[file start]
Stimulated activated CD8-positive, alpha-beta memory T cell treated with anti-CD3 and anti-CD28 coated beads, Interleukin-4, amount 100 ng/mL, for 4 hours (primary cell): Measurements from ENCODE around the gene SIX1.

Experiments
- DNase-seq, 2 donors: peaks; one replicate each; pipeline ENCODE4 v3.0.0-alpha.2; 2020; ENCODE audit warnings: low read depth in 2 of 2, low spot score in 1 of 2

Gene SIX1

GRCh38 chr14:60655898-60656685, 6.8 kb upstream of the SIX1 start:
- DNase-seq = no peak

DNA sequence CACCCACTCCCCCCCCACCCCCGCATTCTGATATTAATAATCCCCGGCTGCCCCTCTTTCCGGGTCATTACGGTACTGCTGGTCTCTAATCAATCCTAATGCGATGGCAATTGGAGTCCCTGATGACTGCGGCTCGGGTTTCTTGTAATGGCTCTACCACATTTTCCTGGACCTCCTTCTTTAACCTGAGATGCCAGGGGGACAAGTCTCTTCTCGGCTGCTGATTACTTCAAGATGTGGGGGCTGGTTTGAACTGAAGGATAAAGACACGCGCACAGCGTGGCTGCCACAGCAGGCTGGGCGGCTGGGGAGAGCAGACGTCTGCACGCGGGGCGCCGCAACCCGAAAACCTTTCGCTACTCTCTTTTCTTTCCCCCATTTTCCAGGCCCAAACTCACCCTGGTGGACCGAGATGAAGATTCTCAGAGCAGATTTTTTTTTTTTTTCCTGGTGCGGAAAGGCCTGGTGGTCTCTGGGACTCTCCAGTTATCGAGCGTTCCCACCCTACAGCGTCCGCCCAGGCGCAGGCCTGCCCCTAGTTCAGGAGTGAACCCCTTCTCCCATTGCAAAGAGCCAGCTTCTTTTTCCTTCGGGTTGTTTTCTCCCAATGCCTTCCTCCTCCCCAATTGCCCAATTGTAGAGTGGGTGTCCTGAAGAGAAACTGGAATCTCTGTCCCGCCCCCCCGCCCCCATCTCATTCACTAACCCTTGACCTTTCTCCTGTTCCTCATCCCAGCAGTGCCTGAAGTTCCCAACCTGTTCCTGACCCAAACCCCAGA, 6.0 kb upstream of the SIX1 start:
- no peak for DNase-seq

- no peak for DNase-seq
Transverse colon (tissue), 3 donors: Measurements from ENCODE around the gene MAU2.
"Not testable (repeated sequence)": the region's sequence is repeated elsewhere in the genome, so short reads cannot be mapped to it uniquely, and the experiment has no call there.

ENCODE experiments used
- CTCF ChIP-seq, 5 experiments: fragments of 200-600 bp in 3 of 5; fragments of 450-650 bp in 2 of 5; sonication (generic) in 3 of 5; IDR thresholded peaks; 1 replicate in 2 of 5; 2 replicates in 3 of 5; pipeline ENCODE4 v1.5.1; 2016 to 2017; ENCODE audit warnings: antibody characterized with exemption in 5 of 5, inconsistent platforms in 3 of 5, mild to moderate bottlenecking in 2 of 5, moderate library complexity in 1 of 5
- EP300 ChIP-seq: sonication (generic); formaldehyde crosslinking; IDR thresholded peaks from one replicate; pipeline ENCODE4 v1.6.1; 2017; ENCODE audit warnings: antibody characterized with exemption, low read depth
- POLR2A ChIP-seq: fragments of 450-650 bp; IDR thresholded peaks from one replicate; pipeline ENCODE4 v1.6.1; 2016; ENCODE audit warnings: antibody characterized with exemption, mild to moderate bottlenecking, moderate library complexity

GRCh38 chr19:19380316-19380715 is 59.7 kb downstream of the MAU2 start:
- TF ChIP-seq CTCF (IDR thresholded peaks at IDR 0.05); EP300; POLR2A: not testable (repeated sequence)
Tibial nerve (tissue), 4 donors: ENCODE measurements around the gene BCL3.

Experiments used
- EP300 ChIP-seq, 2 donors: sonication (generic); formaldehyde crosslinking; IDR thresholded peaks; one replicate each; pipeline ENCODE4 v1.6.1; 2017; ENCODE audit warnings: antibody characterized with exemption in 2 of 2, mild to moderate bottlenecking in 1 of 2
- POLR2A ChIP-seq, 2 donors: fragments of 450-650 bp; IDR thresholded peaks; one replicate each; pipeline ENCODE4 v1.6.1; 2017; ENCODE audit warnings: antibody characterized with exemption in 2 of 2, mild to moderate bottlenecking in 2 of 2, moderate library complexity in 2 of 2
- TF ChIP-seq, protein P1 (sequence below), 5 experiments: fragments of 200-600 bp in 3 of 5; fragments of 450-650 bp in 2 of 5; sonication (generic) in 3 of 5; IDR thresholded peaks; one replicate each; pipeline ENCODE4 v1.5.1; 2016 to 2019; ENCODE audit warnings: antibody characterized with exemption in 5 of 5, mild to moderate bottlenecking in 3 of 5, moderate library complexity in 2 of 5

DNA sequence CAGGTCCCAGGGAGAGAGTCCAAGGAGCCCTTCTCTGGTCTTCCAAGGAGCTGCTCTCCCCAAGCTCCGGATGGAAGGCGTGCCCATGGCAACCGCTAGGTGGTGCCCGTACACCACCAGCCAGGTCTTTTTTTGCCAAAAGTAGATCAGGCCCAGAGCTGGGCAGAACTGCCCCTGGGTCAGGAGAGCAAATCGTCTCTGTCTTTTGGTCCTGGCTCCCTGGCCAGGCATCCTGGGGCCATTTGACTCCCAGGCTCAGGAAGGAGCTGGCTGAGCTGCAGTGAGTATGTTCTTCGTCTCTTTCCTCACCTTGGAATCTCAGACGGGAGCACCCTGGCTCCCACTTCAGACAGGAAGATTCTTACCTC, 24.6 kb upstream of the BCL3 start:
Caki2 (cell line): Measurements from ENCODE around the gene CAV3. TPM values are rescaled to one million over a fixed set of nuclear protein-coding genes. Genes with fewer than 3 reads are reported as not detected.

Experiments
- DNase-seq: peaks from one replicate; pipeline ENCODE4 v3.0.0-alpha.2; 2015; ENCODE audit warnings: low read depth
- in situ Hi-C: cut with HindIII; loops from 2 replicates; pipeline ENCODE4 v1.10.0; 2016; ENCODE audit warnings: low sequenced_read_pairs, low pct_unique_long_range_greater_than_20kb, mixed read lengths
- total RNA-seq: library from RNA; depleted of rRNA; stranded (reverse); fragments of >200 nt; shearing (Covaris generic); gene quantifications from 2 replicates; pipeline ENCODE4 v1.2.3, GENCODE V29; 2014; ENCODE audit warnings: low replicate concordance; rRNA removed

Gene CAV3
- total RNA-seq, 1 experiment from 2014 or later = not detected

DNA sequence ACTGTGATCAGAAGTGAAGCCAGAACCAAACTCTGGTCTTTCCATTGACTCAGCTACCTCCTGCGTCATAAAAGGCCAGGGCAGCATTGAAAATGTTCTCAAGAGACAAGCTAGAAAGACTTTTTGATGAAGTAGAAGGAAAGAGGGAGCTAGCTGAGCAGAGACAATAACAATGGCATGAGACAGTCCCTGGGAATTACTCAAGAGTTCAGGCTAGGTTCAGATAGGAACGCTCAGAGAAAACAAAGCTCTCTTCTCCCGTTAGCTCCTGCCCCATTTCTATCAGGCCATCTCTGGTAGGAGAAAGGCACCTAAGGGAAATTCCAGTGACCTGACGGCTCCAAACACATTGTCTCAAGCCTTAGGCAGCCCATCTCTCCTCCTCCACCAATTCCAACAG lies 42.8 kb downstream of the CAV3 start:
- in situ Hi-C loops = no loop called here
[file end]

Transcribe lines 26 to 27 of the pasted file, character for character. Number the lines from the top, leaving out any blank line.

- DNase-seq: peaks from one replicate; pipeline ENCODE4 v3.0.0-alpha.2; 2015; ENCODE audit warnings: low read depth
- in situ Hi-C: cut with HindIII; loops from 2 replicates; pipeline ENCODE4 v1.10.0; 2016; ENCODE audit warnings: low sequenced_read_pairs, low pct_unique_long_range_greater_than_20kb, mixed read lengths